Politicians keep telling us how wonderful the reforms to the NHS have been, but how do they affect real patients.
Let me tell you three illustrative tales, all from the same recent outpatient clinic, and then you can judge for yourself.
Firstly, a small child with eczema, brought along by a distraught mum. It certainly wasn’t the worst case of eczema that I’ve ever seen; it should have been entirely manageable within primary care, but Mum had found it impossible to get an appointment with any individual GP more than once, so she ended up having seen five different doctors in five weeks, and had become totally confused by the conflicting advice. Yes, you can be seen at the GPs without undue delay, but you can’t get an appointment with the doctor of your choice.
Then I saw a lady with an infected sebaceous cyst on the neck, referred as an emergency. In fact she had been referred six months earlier, but sebaceous cyst is a PCT exclusion, so the referral had been “rejected” (not by me, I never even got to see the referral letter). So, months later, she is referred up urgently when the cyst had become infected and the patient was in severe pain. By this stage, treatment would inevitably be more complicated and expensive, and the whole scenario was totally avoidable.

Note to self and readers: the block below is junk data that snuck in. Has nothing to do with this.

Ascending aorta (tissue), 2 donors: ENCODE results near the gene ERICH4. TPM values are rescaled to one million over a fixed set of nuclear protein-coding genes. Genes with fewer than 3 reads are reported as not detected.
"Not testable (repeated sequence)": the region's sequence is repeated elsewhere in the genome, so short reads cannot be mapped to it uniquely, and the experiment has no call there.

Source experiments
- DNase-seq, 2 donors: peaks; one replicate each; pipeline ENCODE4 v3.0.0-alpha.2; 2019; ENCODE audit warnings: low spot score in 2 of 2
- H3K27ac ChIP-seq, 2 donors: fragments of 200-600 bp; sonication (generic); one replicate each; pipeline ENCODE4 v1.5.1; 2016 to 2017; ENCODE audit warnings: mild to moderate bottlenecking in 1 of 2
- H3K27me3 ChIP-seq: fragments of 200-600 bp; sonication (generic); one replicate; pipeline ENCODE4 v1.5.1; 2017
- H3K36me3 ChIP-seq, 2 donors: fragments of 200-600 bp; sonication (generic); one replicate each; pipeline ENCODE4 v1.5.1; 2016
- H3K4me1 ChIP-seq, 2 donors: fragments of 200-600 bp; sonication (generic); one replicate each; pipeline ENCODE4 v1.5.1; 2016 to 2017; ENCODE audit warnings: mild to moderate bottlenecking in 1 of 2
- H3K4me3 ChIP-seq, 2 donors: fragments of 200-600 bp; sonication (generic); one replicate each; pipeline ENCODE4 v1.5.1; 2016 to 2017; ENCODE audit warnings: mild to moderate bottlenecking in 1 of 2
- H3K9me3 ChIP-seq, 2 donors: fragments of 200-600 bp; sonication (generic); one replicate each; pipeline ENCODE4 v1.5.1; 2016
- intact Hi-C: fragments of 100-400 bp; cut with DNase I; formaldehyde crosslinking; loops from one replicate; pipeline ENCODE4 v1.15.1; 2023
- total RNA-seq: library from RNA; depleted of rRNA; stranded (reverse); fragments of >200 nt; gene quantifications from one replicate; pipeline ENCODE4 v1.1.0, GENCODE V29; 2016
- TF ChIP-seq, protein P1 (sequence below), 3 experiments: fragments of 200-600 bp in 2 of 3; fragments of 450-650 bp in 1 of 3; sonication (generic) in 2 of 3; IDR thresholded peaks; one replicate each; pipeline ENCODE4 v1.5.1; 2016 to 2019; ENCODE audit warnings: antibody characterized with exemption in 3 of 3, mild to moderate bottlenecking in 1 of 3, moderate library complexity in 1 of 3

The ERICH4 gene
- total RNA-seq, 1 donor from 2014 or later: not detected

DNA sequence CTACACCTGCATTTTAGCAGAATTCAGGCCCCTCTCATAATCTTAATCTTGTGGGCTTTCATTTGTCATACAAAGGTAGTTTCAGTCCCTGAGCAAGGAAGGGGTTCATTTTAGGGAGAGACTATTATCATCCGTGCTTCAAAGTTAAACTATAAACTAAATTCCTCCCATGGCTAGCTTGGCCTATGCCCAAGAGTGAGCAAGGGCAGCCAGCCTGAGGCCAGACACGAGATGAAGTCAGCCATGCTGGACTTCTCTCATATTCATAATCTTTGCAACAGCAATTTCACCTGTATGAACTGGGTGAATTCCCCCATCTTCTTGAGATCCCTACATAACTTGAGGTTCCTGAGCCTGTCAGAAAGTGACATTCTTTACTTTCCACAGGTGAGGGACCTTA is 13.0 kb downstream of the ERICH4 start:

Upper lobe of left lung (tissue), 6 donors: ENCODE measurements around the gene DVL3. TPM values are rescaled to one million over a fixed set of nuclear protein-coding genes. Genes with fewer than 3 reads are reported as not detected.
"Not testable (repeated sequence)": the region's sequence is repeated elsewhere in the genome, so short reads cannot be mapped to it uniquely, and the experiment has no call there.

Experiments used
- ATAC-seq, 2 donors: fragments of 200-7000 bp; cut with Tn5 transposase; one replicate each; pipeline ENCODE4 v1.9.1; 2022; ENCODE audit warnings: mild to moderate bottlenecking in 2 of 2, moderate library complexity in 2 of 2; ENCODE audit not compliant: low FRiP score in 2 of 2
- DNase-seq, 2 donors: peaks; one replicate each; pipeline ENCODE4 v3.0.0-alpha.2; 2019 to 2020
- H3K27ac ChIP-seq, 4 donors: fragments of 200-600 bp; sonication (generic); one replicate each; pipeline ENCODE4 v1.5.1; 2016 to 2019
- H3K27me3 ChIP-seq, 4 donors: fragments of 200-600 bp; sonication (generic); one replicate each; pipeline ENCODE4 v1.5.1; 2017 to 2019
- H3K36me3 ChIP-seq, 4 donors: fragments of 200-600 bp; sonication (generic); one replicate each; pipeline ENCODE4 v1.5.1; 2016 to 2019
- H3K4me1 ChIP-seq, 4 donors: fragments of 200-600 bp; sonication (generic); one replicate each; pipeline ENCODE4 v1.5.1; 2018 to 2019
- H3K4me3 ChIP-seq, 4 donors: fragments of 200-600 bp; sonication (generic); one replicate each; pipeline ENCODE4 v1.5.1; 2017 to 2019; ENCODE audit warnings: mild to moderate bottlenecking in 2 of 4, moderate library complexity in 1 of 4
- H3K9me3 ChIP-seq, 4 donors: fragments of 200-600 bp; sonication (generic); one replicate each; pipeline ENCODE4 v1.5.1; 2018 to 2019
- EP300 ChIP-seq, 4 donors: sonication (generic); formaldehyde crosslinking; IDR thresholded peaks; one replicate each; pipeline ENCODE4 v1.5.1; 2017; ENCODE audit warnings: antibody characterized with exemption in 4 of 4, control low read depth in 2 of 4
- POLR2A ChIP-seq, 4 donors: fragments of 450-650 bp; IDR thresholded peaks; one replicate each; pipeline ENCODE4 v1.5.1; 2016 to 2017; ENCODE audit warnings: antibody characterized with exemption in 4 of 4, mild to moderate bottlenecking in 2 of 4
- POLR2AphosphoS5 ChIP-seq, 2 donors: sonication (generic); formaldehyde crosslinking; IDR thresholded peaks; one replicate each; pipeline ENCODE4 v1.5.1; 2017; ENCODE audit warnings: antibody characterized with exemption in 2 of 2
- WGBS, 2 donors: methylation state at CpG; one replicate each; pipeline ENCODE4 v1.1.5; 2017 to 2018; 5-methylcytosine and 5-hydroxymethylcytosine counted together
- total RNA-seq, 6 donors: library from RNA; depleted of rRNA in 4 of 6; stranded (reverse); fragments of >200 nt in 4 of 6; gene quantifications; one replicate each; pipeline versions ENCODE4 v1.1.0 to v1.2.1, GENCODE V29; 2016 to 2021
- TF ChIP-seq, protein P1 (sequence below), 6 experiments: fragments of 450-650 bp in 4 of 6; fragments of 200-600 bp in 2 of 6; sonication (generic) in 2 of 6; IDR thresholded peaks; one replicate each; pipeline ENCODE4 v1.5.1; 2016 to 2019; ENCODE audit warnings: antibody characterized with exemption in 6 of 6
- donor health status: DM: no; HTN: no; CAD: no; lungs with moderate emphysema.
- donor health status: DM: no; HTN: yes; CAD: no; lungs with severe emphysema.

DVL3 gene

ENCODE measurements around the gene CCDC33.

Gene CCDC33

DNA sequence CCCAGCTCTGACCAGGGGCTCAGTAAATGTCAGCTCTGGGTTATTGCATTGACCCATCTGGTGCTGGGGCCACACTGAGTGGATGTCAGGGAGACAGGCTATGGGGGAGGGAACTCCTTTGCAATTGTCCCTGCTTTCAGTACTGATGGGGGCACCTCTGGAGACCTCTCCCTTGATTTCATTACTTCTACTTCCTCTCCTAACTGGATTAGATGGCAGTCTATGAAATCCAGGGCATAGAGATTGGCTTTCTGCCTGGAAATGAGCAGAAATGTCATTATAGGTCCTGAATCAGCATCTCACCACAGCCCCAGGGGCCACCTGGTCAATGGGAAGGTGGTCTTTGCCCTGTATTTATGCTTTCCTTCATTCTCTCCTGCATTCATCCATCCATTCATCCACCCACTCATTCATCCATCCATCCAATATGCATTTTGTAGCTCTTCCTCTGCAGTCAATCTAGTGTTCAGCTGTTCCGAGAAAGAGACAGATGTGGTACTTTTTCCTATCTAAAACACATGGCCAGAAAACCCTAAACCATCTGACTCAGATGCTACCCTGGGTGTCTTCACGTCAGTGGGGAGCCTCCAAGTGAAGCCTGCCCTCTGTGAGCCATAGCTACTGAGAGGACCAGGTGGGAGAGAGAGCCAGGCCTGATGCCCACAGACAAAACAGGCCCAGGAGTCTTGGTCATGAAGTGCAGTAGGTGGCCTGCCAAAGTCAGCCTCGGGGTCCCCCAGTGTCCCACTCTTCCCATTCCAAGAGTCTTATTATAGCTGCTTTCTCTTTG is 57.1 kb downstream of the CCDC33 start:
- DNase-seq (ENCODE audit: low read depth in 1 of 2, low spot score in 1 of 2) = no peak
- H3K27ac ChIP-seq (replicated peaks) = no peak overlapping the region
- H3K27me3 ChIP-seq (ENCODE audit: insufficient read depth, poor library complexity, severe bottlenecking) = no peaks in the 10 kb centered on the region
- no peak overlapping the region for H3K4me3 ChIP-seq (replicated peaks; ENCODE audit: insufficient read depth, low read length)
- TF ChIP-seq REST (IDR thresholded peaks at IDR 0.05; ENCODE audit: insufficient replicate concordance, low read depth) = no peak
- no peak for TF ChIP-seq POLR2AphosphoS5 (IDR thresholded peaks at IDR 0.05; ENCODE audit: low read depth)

Finally, a somewhat more complicated story, but one with potentially catastrophic consequences. A lady is referred to me with a story of an unusual lesion on the leg; she tells me that she is also attending a rheumatologist at a hospital 50 miles away because that is the nearest option that came up on Choose and Book (we have an excellent rheumatologist, but if her waiting list reaches five weeks, her name disappears from the C and B menu); the rheumatologist has diagnosed a non-specific arthritis. She has also been sent to a hand surgeon, at a third hospital twenty miles in a different direction who has diagnosed “tight tendons” in her hand, but who was unaware of the skin or rheumatology referrals. On examination of her skin it is apparent that she has a rare, and potentially very serious skin disorder, scleroderma, which accounts also for the tight tendons and the joint symptoms. Yet having made the diagnosis I have no access to the investigations that have been done elsewhere. What she actually needs is to be seen jointly by a dermatologist and a rheumatologist, but our PCT rules prevent me from referring her to my colleague who consults just 10 metres away.
Patients may indeed be being seen quicker, but I leave to you to judge whether they are being offered a better quality of care.